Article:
Social Network Tsu Is Hacking The App Store’s Pay-Per-Download Rules

A newer, much-debated social network called Tsu has launched a workaround to Apple’s longtime ban on “incentivized” app installs (aka pay-per-installs). Technically, users are being rewarded for creating content on Tsu and inviting others to join, but the money they earn for this activity comes from Tsu’s advertisers. That means Tsu serves as something of a middle man for companies that would otherwise want to buy app downloads, if that wasn’t in violation of Apple’s terms.

Though the addition of app install ads on Tsu is still relatively new, the service has already snagged advertisers like Twitter, Lyft, Taco Bell, Pandora, and others.

Tsu’s service, in case you missed it, launched last year.  A social network that “pays you to friend,” proclaimed The New York Times. A social network “which pays users to post,” said Re/code. Calling itself a “social and payment network,” Tsu basically pays its user base for their in-app activity and for helping it grow.

While social media marketers have been experimenting on Tsu, it hasn’t reached the mainstream. However, it recently claimed to have topped two million users. Today, its iOS app ranks #261 in the Social Networking category, according to App Annie, and on Android, it has over half a million downloads.


A New Take On Incentivized Installs

What’s really happening on Tsu is that it’s offering app publishers a new way to run something like incentivized app install campaigns – but without directly compensating users. That allows Tsu to operate in a gray area with regard to Apple’s ban on pay-per-installs.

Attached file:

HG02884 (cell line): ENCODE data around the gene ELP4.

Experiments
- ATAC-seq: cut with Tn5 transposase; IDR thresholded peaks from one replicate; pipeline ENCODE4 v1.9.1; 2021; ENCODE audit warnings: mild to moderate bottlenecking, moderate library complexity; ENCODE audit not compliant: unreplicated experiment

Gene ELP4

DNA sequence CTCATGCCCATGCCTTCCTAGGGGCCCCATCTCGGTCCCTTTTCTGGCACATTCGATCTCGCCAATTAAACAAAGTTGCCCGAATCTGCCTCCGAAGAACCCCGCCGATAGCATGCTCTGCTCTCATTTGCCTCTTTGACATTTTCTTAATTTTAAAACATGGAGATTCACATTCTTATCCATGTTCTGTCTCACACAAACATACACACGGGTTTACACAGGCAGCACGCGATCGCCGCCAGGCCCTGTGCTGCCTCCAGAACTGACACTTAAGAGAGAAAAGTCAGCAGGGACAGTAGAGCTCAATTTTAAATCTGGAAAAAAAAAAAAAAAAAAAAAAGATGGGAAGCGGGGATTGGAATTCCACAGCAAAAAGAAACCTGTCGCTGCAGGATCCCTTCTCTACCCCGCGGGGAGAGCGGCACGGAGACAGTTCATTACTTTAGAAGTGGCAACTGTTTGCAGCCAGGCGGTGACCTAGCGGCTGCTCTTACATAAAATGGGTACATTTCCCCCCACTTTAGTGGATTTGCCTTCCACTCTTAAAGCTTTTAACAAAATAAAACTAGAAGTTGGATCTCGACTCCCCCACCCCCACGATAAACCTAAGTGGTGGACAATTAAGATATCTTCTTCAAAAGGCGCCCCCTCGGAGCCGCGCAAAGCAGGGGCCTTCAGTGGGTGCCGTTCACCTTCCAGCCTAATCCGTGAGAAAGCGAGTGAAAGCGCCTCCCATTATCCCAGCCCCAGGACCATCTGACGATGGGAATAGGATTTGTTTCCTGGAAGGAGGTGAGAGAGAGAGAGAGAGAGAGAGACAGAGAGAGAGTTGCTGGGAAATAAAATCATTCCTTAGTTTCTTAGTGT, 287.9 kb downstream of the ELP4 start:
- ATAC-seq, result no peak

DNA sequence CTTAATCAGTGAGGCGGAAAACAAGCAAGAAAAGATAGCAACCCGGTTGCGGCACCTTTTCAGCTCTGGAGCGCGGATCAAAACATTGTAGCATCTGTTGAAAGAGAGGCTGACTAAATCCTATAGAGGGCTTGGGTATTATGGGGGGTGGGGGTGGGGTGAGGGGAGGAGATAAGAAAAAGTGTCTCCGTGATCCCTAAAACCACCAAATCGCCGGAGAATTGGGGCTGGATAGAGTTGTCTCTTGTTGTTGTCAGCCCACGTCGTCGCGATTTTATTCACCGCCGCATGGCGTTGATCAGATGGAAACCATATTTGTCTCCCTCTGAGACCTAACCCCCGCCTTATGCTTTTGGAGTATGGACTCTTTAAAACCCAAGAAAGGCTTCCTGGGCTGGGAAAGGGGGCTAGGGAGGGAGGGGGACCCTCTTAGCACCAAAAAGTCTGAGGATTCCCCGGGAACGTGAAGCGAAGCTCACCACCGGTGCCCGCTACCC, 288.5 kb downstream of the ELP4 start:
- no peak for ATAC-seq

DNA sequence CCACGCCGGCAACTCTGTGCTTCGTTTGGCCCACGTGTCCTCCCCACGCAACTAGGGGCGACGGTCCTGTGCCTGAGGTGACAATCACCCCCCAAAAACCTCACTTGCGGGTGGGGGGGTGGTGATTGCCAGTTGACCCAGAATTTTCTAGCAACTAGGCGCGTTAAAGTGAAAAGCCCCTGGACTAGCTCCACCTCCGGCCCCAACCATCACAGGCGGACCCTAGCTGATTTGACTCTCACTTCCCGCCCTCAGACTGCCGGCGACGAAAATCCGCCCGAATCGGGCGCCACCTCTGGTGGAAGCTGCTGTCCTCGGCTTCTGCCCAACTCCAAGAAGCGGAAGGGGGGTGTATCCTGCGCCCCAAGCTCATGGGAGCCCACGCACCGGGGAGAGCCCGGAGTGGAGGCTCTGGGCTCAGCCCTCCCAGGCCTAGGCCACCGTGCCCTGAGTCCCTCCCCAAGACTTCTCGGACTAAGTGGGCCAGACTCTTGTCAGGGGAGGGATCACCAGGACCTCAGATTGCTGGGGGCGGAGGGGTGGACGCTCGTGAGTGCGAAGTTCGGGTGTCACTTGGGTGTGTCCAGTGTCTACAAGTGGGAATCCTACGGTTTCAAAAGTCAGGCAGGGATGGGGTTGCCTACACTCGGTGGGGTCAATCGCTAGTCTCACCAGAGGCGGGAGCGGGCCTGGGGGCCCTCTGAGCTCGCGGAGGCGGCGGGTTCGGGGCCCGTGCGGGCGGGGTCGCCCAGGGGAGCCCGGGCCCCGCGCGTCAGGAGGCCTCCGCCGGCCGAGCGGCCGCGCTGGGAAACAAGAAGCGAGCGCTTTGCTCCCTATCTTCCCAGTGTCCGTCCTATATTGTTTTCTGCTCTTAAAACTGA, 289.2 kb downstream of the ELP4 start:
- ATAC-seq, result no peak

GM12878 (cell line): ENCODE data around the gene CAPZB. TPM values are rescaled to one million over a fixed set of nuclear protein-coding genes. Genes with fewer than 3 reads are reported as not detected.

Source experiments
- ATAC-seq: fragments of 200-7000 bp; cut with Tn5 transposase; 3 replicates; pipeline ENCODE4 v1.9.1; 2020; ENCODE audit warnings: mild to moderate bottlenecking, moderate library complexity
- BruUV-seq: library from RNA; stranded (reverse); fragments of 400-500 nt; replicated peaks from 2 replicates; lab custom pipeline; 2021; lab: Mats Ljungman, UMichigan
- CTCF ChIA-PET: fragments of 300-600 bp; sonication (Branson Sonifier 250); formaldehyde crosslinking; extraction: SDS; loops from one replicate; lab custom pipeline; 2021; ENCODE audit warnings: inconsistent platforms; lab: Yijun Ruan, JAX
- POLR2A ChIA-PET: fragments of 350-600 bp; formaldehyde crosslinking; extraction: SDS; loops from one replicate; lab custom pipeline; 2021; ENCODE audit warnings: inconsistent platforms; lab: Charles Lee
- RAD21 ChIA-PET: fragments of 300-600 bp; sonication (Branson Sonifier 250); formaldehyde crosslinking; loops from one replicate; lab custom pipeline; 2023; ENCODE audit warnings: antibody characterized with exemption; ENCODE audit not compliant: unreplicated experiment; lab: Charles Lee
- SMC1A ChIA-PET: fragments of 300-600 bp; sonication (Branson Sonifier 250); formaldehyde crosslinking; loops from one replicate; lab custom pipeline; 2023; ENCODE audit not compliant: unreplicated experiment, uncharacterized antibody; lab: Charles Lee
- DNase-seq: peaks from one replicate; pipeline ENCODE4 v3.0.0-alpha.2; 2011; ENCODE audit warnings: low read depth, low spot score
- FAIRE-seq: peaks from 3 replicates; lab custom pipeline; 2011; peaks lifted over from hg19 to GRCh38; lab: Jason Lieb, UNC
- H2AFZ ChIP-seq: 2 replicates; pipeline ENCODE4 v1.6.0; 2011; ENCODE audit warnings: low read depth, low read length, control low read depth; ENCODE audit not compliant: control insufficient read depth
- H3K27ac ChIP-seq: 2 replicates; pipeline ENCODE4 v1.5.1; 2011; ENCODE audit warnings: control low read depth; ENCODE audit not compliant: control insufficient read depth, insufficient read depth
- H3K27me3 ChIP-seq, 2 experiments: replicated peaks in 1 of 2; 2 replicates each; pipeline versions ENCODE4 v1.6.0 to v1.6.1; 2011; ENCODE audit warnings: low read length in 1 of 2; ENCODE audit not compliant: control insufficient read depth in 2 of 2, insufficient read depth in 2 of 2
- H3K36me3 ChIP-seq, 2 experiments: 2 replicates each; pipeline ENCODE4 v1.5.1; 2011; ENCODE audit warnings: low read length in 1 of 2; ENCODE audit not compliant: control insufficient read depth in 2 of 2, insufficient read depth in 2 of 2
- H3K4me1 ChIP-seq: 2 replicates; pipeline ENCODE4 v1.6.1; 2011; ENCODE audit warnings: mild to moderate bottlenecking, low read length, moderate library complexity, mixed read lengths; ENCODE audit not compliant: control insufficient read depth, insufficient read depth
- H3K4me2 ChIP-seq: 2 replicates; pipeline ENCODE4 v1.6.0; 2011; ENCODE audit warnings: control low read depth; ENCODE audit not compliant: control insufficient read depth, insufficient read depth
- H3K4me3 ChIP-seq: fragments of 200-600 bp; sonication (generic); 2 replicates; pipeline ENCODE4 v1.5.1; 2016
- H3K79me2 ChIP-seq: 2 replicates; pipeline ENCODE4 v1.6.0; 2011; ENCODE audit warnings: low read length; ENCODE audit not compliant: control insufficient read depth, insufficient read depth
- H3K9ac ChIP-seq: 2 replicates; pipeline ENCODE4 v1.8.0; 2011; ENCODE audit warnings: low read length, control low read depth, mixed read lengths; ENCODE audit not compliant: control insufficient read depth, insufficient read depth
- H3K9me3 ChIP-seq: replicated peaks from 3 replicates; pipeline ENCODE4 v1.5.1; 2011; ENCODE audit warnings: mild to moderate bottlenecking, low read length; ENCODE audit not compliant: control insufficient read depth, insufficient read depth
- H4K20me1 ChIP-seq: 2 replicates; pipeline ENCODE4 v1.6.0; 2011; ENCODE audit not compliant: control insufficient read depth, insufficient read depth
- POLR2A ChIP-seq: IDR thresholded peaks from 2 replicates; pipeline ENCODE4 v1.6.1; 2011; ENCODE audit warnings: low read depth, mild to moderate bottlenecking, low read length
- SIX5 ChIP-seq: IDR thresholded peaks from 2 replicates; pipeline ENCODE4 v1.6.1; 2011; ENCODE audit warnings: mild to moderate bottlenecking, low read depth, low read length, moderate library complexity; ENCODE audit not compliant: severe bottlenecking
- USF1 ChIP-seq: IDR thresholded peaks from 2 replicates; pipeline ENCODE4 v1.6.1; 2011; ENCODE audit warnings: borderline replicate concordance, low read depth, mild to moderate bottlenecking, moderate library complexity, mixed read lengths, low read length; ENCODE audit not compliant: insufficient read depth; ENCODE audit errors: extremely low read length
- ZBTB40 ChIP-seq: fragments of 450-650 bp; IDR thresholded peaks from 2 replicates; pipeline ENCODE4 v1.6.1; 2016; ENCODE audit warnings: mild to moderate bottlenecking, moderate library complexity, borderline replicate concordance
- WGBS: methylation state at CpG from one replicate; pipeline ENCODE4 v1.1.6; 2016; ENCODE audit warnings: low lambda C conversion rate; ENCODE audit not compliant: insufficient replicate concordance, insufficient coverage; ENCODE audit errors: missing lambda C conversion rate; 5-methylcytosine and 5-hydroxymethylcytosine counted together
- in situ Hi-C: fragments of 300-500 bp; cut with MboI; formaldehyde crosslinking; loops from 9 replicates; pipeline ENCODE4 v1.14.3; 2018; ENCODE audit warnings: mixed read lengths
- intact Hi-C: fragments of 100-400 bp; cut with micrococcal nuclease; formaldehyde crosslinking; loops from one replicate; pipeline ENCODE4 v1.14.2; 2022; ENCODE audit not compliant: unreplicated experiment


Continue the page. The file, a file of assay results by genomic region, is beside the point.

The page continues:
For a bit of background here, attracting new users to mobile applications has been an ongoing challenge for app developers, especially as Apple’s iTunes App Store’s Top Charts highlight more recently popular and growing applications, not new launches.

To manipulate the charts, developers in years past would contract with third-parties like Tapjoy to run incentivized app installation campaigns – meaning, schemes where developers directly rewarded end users, usually with virtual currency, for downloading new applications and games.

The idea, originally, was that developers could fund new installations of their apps in order to push up their app’s ranking on the iTunes Top Charts. That, in turn, would help them grow their user base and then their bottom line. As Apple considers the velocity of new installs as a part of its ranking algorithms, a pay-per-install campaign in years past could send a new title climbing the charts. But that growth was not “organic” – it was bought and paid for. And it was cheating, said Apple in an update to its Developer Agreement, which allowed it to ban pay-per-install applications from the App Store.

And now for years, Apple has maintained its ban on blatant incentivized install campaigns. It also removed apps that functioned as alternative app stores, too, as they became a new means for similar chart manipulations.

These changes, in part, helped pave the way for the massive success of new download drivers like Facebook’s app install ads, an ad format that has now been adopted by much of the industry. Facebook today uses its relationship with developers, ad targeting capabilities and its significant mobile footprint to get users clicking on its app install ads.

Unlike earlier app install campaigns, which attracted low-quality downloads, Facebook’s precise targeting brought app publishers a better subset of users.  And the payout for Facebook has been incredibly lucrative.